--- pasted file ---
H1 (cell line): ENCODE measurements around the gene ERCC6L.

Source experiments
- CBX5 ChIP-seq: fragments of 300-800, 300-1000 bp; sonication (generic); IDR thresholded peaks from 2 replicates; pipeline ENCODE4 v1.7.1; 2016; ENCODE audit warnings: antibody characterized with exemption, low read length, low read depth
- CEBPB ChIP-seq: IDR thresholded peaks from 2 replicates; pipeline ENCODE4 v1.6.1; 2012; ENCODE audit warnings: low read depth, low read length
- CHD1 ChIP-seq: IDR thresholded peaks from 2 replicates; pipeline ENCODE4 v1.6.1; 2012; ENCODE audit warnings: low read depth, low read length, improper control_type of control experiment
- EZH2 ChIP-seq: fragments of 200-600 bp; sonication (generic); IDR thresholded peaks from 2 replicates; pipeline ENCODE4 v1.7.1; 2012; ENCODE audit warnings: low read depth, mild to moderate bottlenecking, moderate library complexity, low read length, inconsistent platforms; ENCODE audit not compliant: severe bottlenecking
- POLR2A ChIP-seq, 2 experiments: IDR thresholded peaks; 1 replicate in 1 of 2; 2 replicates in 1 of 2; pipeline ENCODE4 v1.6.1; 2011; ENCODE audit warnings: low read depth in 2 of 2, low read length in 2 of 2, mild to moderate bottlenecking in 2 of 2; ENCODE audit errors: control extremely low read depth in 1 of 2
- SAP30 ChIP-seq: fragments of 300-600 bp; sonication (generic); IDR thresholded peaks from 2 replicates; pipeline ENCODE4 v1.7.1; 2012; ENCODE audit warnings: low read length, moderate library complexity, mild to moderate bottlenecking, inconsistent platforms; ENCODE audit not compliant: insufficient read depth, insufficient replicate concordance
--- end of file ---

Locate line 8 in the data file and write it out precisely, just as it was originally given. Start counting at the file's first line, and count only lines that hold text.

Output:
- SAP30 ChIP-seq: fragments of 300-600 bp; sonication (generic); IDR thresholded peaks from 2 replicates; pipeline ENCODE4 v1.7.1; 2012; ENCODE audit warnings: low read length, moderate library complexity, mild to moderate bottlenecking, inconsistent platforms; ENCODE audit not compliant: insufficient read depth, insufficient replicate concordance